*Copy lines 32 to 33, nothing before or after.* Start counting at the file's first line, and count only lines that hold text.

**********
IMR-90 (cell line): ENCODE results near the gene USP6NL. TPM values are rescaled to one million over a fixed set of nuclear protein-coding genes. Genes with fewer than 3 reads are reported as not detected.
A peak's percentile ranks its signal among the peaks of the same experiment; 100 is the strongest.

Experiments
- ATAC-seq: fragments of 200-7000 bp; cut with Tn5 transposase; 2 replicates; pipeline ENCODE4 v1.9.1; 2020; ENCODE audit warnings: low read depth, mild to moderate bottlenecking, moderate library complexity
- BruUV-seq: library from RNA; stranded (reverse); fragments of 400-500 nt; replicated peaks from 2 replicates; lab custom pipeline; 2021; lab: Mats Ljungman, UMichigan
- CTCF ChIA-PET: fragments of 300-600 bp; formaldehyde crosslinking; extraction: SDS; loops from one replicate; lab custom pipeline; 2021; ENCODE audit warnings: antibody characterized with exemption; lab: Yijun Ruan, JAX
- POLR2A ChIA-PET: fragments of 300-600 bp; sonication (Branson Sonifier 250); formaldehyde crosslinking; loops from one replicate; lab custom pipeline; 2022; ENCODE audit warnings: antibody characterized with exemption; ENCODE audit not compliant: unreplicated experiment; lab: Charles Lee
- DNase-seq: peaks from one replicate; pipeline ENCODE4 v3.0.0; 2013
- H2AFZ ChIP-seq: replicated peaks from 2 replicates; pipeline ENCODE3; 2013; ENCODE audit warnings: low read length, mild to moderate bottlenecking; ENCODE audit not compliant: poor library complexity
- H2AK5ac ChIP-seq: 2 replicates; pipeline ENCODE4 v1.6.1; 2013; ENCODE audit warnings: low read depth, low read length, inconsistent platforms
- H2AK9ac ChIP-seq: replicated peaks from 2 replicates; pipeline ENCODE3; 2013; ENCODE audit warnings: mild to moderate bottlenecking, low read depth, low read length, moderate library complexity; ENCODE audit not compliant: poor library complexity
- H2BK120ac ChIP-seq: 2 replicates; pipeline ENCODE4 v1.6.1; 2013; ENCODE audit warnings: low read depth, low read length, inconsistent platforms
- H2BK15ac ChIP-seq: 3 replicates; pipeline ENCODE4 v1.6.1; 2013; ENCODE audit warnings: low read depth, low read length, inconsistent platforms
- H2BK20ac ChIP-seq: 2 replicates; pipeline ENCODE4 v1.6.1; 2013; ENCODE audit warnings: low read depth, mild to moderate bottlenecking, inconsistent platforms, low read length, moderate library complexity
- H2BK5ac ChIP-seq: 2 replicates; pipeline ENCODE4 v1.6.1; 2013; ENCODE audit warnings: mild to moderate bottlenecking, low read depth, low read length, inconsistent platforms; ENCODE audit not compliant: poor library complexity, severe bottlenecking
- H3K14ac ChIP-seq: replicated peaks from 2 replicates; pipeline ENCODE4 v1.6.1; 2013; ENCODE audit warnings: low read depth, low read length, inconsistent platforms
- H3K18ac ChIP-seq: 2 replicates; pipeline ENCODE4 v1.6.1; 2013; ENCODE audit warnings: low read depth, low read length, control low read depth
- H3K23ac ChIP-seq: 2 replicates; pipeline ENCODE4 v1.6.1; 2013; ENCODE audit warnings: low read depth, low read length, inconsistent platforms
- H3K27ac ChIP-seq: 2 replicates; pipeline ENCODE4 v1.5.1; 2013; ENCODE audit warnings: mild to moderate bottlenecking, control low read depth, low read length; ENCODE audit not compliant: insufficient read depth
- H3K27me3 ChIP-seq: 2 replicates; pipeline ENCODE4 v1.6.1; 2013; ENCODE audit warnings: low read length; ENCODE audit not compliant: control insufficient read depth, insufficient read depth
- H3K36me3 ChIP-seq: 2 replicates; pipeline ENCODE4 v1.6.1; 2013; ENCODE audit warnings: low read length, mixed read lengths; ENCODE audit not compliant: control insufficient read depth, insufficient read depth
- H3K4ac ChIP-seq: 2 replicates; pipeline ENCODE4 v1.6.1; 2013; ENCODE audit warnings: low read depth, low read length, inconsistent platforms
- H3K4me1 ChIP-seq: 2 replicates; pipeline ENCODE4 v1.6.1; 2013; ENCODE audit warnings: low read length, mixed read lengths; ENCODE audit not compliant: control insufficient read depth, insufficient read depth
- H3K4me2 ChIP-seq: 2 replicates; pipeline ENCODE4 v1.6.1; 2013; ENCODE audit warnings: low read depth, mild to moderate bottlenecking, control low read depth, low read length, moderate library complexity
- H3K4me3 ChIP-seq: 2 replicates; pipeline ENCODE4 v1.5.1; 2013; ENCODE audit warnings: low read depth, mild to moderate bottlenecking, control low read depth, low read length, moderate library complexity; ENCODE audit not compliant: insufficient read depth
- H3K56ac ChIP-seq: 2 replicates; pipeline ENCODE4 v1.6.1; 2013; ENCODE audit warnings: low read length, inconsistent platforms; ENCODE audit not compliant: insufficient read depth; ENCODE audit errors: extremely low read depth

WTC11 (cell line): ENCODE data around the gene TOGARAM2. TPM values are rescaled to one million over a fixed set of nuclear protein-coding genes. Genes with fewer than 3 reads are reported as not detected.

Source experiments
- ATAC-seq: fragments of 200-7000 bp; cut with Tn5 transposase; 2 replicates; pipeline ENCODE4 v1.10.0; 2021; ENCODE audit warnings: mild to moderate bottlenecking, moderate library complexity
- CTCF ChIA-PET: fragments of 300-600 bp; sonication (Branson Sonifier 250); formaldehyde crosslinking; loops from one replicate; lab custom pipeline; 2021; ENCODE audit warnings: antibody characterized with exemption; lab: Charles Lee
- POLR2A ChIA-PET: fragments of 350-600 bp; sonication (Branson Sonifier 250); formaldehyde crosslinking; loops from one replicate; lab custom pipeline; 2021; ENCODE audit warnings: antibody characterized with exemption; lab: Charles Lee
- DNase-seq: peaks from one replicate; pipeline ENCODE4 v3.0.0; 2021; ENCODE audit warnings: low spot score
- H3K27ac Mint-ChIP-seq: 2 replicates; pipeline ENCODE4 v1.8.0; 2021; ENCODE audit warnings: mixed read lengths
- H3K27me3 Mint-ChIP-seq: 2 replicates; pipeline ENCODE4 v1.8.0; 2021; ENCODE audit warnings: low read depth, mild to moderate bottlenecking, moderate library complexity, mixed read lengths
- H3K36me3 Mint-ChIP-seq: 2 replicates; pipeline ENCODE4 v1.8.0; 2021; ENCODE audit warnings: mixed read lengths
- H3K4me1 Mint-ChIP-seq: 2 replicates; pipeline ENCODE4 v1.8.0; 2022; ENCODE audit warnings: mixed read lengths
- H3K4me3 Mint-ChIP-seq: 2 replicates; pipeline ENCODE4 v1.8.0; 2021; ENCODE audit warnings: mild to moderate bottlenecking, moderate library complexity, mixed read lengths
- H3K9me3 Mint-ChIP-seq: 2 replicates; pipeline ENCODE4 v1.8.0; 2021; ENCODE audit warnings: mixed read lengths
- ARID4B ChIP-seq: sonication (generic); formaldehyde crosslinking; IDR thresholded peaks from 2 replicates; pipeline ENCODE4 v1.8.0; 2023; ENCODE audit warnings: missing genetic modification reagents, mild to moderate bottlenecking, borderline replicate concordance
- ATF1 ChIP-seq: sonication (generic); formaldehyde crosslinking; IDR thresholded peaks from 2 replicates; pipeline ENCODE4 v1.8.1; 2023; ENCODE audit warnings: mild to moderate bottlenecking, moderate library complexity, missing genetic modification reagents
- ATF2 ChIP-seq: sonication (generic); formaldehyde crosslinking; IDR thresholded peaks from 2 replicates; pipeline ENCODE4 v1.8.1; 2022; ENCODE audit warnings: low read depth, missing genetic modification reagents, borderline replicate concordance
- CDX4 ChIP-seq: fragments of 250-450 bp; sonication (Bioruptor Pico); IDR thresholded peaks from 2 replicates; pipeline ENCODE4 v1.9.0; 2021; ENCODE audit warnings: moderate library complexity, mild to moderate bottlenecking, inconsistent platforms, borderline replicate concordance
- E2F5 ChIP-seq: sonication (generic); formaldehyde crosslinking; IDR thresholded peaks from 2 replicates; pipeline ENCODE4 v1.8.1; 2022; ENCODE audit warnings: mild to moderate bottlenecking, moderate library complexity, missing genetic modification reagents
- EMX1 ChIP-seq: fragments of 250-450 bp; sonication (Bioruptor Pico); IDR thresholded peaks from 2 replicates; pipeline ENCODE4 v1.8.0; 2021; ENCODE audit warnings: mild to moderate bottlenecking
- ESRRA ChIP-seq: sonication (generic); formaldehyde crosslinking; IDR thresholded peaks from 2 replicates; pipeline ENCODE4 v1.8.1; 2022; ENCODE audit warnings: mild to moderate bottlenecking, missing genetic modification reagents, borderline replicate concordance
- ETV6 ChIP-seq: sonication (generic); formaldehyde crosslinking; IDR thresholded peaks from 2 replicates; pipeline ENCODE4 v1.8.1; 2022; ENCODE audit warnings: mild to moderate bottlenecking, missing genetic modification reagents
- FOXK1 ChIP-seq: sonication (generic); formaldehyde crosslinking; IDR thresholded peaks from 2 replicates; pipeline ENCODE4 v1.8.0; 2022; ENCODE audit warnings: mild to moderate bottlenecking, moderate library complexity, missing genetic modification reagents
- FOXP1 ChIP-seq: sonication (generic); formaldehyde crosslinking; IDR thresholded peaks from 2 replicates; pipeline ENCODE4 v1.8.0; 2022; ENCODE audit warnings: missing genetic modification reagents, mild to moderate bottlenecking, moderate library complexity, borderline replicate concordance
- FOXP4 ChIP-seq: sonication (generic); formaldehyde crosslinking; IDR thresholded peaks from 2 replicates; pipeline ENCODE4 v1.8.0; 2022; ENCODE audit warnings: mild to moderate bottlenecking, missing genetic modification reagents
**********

- DNase-seq: peaks from one replicate; pipeline ENCODE4 v3.0.0; 2021; ENCODE audit warnings: low spot score
- H3K27ac Mint-ChIP-seq: 2 replicates; pipeline ENCODE4 v1.8.0; 2021; ENCODE audit warnings: mixed read lengths